3) Change the Default SSID
Access points and routers all use a network name called the SSID. Manufacturers normally ship their products with the same SSID set. For example, the SSID for Linksys devices is normally "linksys." True, knowing the SSID does not by itself allow anyone to break into your network, but it is a start. More importantly, when someone finds a default SSID, they see it is a poorly configured network and are much more likely to attack it. Change the default SSID immediately when configuring your LAN.

4) Enable MAC Address Filtering
Each piece of Wi-Fi gear possesses a unique identifier called the "physical address" or "MAC address." Access points and routers keep track of the MAC addresses of all devices that connect to them. Many such products offer the owner an option to key in the MAC addresses of their home equipment that restricts the network to only allow connections from those devices. Do this, but also know that the feature is not so powerful as it may seem. Hacker software programs can fake MAC addresses easily.

5) Disable SSID Broadcast
In Wi-Fi networking, the access point or router typically broadcasts the network name (SSID) over the air at regular intervals. This feature was designed for businesses and mobile hotspots where Wi-Fi clients may come and go. In the home, this feature is unnecessary, and it increases the likelihood an unwelcome neighbor or hacker will try to log in to your home network. Fortunately, most Wi-Fi access points allow the SSID broadcast feature to be disabled by the network administrator.

6) Do Not Auto-Connect to Open Wi-Fi Networks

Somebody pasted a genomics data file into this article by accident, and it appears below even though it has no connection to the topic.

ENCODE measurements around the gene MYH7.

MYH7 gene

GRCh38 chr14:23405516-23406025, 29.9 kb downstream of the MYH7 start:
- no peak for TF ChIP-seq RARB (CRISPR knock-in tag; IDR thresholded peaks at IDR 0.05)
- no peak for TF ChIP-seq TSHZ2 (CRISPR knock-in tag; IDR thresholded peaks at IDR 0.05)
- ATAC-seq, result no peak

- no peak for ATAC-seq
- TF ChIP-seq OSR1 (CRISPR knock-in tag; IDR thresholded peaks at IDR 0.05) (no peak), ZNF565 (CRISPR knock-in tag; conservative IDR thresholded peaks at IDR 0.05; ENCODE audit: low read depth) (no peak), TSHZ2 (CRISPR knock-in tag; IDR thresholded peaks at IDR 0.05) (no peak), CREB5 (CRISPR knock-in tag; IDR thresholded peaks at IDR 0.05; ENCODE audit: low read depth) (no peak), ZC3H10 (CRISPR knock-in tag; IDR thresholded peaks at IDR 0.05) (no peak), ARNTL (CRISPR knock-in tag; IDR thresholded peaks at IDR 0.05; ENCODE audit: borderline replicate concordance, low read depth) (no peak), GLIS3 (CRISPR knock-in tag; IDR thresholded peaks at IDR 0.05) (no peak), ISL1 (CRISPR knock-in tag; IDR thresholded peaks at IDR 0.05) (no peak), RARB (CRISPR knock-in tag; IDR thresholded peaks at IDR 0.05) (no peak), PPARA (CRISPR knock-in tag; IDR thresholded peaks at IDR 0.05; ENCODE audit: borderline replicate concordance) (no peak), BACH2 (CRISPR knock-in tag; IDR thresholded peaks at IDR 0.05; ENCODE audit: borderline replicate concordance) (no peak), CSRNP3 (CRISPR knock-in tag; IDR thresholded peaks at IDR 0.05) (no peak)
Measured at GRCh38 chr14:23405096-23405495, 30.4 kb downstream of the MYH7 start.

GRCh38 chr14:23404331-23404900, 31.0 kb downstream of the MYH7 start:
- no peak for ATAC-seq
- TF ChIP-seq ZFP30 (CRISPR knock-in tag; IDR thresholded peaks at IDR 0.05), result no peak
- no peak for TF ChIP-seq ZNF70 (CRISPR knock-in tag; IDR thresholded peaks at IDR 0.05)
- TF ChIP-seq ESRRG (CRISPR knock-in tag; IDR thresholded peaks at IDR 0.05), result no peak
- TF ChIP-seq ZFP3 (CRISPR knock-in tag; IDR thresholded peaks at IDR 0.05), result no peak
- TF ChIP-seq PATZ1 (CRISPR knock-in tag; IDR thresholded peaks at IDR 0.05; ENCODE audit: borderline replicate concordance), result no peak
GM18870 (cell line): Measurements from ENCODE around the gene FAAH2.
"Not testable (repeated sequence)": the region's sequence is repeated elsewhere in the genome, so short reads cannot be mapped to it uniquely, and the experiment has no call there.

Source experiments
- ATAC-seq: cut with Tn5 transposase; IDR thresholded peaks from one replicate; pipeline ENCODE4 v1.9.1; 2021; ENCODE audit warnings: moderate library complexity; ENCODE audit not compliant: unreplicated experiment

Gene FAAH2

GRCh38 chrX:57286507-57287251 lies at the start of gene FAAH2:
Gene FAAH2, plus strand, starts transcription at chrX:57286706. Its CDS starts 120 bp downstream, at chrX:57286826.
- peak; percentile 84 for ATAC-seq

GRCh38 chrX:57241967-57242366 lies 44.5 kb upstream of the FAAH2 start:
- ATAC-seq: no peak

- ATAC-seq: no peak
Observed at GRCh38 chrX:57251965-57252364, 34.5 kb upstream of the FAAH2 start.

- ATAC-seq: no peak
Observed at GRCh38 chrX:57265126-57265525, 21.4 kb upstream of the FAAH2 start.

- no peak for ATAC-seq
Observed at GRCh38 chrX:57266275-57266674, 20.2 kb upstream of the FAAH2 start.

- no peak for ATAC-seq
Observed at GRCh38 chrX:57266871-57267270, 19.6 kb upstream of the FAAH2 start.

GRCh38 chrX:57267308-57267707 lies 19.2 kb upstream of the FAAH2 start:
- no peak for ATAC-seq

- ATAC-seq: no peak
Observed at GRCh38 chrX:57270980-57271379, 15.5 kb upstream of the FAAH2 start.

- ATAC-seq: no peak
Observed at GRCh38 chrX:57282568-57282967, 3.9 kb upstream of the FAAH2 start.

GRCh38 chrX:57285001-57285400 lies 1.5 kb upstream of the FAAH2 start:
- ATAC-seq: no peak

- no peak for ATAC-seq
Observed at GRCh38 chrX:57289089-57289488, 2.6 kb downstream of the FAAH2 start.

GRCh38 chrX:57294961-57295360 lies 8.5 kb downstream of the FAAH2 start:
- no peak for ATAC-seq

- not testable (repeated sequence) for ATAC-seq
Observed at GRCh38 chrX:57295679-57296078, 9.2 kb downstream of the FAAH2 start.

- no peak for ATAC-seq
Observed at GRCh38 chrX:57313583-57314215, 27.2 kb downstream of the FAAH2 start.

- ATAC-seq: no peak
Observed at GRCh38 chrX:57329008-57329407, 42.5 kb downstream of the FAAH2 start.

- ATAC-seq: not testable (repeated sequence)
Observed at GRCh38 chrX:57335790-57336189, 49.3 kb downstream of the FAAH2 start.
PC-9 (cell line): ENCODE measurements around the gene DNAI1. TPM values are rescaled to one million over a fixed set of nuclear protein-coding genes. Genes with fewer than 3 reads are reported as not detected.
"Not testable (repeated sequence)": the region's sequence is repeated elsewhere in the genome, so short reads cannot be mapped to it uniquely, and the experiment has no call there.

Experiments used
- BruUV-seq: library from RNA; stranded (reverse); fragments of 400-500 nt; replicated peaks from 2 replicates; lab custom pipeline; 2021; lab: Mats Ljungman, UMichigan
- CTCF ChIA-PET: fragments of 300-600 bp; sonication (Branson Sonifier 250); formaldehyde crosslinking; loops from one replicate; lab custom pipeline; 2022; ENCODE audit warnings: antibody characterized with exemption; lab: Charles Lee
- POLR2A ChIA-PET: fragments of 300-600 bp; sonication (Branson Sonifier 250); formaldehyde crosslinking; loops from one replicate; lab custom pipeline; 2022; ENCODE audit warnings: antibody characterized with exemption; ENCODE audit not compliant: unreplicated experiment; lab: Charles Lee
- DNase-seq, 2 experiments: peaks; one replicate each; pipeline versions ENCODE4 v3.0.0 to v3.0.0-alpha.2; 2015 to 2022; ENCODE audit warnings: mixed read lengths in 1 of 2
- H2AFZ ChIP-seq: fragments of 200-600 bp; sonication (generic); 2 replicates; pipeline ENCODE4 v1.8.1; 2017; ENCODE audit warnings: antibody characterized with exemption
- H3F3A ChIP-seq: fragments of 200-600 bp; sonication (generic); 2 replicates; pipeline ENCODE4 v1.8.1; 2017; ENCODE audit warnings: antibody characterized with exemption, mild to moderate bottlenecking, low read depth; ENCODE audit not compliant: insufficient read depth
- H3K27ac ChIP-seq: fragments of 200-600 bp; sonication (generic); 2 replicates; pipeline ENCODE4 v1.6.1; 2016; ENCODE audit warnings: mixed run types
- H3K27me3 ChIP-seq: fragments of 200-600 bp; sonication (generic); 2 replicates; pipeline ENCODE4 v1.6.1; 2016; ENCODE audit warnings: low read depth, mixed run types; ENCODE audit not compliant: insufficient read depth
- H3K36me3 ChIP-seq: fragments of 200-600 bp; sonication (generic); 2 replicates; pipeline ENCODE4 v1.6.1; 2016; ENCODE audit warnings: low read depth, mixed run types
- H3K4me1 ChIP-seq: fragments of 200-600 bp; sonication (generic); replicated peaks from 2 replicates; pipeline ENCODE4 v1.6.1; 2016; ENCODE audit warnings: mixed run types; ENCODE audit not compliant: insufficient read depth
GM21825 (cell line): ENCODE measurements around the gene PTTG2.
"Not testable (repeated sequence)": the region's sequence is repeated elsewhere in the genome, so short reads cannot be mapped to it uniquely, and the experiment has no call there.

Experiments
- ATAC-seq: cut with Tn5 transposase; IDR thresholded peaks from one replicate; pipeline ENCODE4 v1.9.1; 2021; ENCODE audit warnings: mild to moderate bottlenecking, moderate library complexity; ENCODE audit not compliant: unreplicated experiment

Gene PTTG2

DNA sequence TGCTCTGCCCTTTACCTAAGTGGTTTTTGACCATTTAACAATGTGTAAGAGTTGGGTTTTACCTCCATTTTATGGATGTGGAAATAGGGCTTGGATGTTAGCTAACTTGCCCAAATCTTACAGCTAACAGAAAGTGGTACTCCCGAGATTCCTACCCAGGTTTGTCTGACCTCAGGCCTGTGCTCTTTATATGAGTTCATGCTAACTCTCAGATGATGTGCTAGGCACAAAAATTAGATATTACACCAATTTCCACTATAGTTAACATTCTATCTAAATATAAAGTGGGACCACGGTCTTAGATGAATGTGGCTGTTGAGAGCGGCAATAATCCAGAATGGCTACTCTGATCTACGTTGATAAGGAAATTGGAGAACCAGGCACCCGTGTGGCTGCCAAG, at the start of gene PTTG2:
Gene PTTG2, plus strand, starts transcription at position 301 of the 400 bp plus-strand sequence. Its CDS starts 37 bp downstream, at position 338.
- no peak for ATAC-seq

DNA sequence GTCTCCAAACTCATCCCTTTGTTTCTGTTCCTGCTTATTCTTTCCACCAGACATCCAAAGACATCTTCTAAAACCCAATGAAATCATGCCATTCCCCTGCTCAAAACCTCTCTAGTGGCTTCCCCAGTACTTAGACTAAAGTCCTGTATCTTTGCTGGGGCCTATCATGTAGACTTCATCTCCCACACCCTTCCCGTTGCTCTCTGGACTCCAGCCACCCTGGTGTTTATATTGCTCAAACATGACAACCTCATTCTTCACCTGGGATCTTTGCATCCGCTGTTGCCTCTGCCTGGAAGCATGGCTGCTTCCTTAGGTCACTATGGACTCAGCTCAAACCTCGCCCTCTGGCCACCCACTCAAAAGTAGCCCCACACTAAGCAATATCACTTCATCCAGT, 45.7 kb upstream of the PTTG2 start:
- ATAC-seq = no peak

Connecting to an open Wi-Fi network such as a free wireless hotspot or your neighbor's router exposes your computer to security risks. Although not normally enabled, most computers have a setting available allowing these connections to happen automatically without notifying you (the user). This setting should not be enabled except in temporary situations.

7) Assign Static IP Addresses to Devices
Most home networkers gravitate toward using dynamic IP addresses. DHCP technology is indeed quick and easy to set up. Unfortunately, this convenience also works to the advantage of network attackers, who can easily obtain valid IP addresses from a network's DHCP pool. Turn off DHCP on the router or access point, set a fixed IP address range, then set each connected device to match. Use a private IP range (like 10.0.0.x) to prevent computers from being directly reached from the Internet.

8) Enable Firewalls on Each Computer and the Router
Modern routers contain built-in firewall capability, but the option exists to disable them. Ensure that your router's firewall is turned on. Additionally, consider installing and running personal firewall software on each computer connected to the router for extra protection.

9) Position the Router or Access Point Safely
Wi-Fi signals normally reach to the exterior of a home. A small amount of "leakage" outdoors is not a problem, but the further this signal reaches, the easier it is for others to detect and exploit. Wi-Fi signals often reach through neighboring homes and into streets, for example. When installing a wireless home network, the position of the access point or router determines its reach. Try to position these devices near the center of the home rather than near windows to minimize leakage.

10) Turn off the Network during Extended Periods of Non-Use
The ultimate in security measures, shutting down the network will most certainly prevent outside hackers from breaking in! While impractical to turn off and on the devices frequently, at least consider doing so during travel or extended periods offline. Computer disk drives have been known to suffer from power cycle wear-and-tear, but this is not a concern for broadband modems and routers.

I also found this insteresting video from YouTube showing how to setup a wireless home network. Though the video is titled "Netgear Router Setup", it is more or less the same procedure followed to setup other wireless routers as well.

1 DWine Insight(s):

Thank you for posting such a useful, impressive and a wicked article./Wow.. looking good! Home Network Setup

05 November, 2011  

Newer Post Older Post Home

Blogger Template by Blogcrowds.